A new report from Trepp takes a look at the state of commercial mortgage-backed securities (CMBS) lending in Q3 2022. While the report covers lending for all commercial property types, this article focuses on the state of multifamily lending.
Measuring commercial mortgage stress
Trepp reported that the CMBS delinquency rate has been trending lower since spiking in the early days of the COVID pandemic. In September, the overall CMBS delinquency rate was 2.9 percent, but the rate varied widely by property type. CMBS loans on industrial property had the lowest delinquency rate at 0.5 percent, while CMBS for retail properties had the highest delinquency rate at 6.8 percent. The CMBS delinquency rate for multifamily properties was 1.1 percent.
The Trepp report also discussed the change in the portion of CBMS loans that are under special servicing. The dollar volume of these loans was as high as $52.9 billion as recently as December 2020. The dollar volume of CMBS loans under special servicing then reached a low point in July 2022 but moved higher in August and September. The September special servicing dollar volume reached $30.3 billion, representing 4.9 percent of CMBS loans outstanding.
For multifamily CBMS loans, the dollar value of loans under special servicing was $1.21 billion in September 2022. This represents 1.87 percent of the dollar volume of loans outstanding. Note that a follow-on report says that the special servicing rate for multifamily loans fell to 1.65 percent in October. However, that report does not give a dollar value for the multifamily loans under special servicing.
Trepp reported that only 16 private-label CMBS deals with a total balance of $13.3 billion were priced in Q3 2022, down 39 percent from the volume in the same quarter last year. In addition, 4 collateralized loan obligation (CLO) deals were priced in Q3 totaling $3.4 billion, down 17 percent from the volume in the same quarter last year.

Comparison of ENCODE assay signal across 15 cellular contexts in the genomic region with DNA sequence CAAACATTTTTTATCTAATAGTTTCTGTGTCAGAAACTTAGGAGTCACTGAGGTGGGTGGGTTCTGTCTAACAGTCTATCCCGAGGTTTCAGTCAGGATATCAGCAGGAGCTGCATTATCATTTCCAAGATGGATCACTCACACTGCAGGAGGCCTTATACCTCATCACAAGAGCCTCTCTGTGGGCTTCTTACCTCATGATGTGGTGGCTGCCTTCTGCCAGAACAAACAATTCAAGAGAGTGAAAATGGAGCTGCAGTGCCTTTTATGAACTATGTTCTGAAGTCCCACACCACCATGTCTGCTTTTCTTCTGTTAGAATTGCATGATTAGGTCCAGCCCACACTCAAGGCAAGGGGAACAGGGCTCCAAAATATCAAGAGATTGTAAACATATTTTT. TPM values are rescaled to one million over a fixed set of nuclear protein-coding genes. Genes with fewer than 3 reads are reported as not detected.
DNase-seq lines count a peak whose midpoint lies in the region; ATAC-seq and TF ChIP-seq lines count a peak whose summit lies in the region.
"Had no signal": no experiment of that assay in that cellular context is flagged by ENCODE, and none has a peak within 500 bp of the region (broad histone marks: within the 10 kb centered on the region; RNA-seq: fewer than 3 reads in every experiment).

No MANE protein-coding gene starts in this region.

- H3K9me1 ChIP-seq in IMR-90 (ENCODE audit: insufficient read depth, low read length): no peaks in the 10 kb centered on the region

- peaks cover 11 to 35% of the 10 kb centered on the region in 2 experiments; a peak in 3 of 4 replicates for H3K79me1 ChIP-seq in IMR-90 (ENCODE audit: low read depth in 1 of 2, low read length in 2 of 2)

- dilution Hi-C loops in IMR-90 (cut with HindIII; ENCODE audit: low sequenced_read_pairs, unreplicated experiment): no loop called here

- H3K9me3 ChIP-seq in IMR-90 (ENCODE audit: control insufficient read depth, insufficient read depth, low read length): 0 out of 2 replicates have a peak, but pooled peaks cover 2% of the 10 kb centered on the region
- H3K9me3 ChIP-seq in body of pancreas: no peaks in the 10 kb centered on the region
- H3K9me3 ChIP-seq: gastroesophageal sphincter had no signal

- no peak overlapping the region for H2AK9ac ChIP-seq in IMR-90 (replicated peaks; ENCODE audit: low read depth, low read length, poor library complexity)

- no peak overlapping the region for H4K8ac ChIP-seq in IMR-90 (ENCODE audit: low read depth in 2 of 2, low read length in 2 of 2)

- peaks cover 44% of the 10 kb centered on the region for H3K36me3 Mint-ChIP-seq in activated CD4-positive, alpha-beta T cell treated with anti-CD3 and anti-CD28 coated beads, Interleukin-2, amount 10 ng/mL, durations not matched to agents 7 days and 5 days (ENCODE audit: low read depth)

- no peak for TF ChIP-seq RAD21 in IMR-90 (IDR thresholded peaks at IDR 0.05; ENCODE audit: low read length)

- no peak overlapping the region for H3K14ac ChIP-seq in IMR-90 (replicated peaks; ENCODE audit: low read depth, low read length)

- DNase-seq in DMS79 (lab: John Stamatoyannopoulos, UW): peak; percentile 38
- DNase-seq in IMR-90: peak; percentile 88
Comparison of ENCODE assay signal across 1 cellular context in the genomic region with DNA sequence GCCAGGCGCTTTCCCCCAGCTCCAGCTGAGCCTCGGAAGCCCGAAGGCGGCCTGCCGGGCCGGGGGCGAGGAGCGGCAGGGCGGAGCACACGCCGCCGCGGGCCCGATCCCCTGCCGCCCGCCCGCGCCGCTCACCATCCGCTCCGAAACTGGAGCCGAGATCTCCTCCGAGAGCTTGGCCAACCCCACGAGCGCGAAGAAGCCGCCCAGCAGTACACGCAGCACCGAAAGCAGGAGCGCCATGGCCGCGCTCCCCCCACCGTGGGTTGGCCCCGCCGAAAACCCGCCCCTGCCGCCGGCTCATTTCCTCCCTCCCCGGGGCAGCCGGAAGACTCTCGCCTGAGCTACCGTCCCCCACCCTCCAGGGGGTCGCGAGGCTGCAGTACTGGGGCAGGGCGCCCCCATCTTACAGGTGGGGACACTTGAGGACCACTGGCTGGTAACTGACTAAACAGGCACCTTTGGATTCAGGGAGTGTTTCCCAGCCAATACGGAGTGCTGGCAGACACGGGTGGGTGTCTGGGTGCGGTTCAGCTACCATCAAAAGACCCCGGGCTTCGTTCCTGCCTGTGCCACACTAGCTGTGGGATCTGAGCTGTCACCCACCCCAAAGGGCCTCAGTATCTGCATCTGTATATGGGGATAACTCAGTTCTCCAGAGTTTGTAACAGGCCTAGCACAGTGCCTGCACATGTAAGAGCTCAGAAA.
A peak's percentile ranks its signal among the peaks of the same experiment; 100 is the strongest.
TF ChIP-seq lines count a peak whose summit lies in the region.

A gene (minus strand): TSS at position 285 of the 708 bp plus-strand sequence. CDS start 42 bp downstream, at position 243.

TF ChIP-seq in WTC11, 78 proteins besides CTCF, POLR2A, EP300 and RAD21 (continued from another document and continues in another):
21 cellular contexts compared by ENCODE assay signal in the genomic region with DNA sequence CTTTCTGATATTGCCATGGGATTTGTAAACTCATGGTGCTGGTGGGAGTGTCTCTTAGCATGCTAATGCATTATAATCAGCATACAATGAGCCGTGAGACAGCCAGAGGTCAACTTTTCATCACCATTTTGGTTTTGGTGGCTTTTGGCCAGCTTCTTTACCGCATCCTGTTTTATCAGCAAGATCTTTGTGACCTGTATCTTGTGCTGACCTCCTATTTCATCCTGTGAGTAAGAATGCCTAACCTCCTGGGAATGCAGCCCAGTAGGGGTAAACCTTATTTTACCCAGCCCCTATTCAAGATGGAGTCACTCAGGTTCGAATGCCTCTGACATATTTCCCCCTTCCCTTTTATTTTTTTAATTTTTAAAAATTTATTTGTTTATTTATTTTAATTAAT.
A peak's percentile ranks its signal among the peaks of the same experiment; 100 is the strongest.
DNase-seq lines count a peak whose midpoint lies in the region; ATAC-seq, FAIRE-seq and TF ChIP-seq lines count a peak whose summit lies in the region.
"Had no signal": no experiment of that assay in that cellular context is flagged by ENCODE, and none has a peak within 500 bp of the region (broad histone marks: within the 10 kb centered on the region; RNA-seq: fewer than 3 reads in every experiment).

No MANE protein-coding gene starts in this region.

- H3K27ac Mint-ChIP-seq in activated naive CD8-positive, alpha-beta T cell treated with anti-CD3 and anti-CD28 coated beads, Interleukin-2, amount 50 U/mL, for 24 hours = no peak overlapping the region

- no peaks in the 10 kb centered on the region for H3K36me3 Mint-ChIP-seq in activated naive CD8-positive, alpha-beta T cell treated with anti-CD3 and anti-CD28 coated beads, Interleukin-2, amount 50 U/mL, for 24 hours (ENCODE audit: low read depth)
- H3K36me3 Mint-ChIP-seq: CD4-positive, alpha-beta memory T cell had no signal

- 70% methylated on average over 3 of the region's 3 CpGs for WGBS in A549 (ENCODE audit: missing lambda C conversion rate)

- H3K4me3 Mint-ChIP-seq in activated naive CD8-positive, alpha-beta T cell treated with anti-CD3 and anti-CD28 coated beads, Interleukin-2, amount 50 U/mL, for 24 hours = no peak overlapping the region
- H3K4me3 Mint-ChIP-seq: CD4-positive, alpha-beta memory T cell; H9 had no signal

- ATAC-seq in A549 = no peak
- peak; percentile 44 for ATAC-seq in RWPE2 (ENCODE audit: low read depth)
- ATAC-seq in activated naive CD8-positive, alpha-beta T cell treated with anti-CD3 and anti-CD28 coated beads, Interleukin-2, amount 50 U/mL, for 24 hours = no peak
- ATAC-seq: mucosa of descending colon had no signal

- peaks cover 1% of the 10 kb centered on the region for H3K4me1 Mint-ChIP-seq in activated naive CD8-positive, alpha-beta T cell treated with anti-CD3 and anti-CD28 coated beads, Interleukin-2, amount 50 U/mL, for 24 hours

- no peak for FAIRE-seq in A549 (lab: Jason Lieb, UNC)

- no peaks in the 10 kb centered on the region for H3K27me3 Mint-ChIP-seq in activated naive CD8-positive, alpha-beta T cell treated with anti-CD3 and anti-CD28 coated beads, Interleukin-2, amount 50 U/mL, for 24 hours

For the first 9 months of 2022, a total of 99 CMBS and CLO deals with a total balance of $90.6 billion were priced. This was down from 133 deals with a total balance of $100.7 billion priced in the same period of 2021.
Analyzing cash flow
Trepp analyzed the change in net cash flow between 2020 and 2021 for apartments with CMBS loans. They found that cash flow increased by 1.8 percent from year to year but that the results varied greatly by state.
Looking only at states with at least 20 properties with CMBS loans, the states with the highest increase in cash flow were New Mexico (10.3 percent), Nevada (10.2 percent), Arizona (9.7 percent) and Utah (9.4 percent). The states with the biggest drops in cash flow were New York (-7.2 percent), Washington DC (-6.4 percent), North Dakota (-5.4 percent) and California (-2.5 percent).
The report attributes at least some of the differences between states to the migration that took place from states that imposed strict COVID lockdowns to states that were less restrictive.
The full report also contains much more detailed information about specific loans under special servicing and the servicers of them. The report can be obtained here.